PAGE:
Dying on that hill
Faith & Inspiration | Andrée Seu Peterson
Some people are so sensitive by endowment that they are the canaries in the coal mine for the rest of us. My friend Holly (not her real name) is one of those. I never knew how bad Darwinism was till I heard Holly’s story, and then the issue climbed up the list from about 10th to about first in my hierarchy of pernicious developments in modern civilization.
After Holly was first introduced to Darwinism in high school (she is now 53), she gradually went into a funk that led to suicidal thoughts. I never knew an academic subject could do that to a person, but like I said, Holly is a “canary,” and her soul was tender enough to sense the philosophical implications of believing that we come from nothing and are coming to nothing.
In the course of time, Holly became a Christian and married a Christian Ph.D. in physics, and they expected he would teach at the college level. Everything went well at first, until her husband (whom I’ll call John) started sharing the very sensible view in his classrooms that evolution is a bankrupt theory. He was peremptorily told by the administration to cease and desist. John went home to discuss this with his wife.
If John had married any other woman but Holly this story would have ended differently: The couple would have likely decided to keep their beliefs to themselves, pray a lot, and not risk his job when they had little mouths to feed.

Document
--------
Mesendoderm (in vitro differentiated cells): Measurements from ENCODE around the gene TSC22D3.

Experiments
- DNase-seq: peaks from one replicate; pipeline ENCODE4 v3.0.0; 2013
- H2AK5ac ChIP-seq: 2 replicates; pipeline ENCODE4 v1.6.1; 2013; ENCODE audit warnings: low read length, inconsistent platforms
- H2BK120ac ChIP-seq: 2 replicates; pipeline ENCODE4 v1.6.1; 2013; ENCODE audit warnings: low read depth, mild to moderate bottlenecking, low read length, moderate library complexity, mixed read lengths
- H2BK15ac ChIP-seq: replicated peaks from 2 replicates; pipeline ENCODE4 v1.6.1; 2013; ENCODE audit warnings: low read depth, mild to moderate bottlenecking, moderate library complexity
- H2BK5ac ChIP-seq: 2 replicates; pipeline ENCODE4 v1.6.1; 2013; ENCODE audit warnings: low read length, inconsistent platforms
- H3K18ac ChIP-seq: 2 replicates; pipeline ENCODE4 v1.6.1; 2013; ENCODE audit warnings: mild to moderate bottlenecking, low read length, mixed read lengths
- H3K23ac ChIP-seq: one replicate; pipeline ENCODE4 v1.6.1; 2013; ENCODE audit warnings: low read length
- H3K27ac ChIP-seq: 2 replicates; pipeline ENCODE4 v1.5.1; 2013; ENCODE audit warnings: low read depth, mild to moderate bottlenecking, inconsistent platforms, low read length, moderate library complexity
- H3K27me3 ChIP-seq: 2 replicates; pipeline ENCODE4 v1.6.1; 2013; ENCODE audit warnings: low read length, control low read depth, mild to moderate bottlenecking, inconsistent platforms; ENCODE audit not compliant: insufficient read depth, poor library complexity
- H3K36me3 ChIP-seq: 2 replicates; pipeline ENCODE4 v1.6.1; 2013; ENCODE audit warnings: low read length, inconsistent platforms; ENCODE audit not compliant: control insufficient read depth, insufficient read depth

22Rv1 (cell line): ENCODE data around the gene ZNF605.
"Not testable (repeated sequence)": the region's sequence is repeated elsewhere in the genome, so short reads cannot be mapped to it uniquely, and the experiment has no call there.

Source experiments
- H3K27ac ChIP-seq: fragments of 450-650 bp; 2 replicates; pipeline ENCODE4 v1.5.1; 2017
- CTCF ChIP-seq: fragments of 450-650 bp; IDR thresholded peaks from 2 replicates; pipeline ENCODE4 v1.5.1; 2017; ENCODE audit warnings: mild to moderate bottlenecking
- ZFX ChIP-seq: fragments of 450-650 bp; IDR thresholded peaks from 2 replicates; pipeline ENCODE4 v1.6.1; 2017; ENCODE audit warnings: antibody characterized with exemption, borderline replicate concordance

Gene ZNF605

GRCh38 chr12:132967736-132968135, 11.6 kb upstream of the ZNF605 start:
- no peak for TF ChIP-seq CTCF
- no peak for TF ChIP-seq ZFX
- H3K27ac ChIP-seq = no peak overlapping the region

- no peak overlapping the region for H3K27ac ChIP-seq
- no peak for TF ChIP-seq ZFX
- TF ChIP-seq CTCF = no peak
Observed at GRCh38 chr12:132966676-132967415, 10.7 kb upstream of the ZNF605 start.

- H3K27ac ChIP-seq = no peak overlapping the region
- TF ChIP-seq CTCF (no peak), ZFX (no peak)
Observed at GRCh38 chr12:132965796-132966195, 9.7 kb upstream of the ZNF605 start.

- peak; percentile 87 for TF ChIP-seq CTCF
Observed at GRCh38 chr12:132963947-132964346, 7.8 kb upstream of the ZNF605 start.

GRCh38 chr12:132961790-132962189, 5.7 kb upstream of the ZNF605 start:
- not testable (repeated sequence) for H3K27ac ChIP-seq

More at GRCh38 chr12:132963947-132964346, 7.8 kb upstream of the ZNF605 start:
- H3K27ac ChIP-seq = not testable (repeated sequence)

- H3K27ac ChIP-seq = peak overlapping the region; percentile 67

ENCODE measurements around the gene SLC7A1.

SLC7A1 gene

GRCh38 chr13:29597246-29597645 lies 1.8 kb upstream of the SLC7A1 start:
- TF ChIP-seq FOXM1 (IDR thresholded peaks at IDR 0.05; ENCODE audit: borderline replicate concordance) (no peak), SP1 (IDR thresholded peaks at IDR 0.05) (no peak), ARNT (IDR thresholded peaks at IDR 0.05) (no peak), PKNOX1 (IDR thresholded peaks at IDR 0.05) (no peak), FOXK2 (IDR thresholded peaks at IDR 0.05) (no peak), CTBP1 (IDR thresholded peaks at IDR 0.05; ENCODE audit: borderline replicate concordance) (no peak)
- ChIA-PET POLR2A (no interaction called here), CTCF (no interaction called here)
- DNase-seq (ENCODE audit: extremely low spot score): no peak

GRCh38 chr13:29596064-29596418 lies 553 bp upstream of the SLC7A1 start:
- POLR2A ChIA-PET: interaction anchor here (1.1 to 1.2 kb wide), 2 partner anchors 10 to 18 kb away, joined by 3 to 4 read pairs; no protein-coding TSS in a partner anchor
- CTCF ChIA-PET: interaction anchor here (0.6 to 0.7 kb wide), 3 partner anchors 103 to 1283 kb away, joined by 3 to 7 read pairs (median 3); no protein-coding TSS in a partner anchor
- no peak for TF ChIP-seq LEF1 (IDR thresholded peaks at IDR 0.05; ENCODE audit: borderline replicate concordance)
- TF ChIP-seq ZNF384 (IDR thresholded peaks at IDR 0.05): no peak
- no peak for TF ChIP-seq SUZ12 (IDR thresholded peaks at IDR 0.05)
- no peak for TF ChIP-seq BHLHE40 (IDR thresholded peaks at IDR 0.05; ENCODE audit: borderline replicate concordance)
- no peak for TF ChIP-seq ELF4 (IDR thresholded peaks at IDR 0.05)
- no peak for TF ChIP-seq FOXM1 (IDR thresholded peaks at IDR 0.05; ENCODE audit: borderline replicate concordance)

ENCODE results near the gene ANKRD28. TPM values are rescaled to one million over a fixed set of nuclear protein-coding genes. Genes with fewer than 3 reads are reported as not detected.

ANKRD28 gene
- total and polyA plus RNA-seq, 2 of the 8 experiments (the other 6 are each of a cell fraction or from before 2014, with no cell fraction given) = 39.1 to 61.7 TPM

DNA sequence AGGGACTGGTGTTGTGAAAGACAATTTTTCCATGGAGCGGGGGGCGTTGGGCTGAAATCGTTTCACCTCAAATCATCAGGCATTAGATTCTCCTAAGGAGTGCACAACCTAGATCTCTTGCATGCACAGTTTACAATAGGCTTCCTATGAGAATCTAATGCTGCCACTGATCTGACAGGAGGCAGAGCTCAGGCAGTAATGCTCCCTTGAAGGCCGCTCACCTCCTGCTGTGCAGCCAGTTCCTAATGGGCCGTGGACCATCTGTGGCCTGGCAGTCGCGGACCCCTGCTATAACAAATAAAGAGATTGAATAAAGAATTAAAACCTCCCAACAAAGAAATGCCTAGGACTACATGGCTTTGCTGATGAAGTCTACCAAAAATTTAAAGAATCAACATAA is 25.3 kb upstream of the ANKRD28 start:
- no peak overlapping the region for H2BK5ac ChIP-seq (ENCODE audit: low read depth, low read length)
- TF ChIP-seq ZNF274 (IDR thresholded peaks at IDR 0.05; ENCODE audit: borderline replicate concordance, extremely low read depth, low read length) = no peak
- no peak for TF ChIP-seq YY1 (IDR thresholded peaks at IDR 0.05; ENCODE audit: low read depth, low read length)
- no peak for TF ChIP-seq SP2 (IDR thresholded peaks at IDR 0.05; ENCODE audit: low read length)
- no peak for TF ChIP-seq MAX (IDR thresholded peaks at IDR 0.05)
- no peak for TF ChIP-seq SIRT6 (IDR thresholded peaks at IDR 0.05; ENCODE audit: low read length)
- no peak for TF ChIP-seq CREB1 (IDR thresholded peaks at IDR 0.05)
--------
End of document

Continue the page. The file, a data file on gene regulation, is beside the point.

But John is, in the providence of God, married to Holly. And Holly told her husband she just couldn’t do it. Evolution had so messed up her life that she would rather die than be involved in the demonic deceit. They figured they would get out of this secular milieu and find work in a Christian college.
John was indeed hired at a Christian college, his alma mater. But in a very short time, he was called to the carpet by the department chairman and told to stop teaching intelligent design. Though the students petitioned for his retention, John was fired.
The subsequent years have been hard for Holly and John, but God has always given them their daily bread. I asked Holly if they would do it differently if they were to start all over again. She answered, “No. We will die on this hill.”
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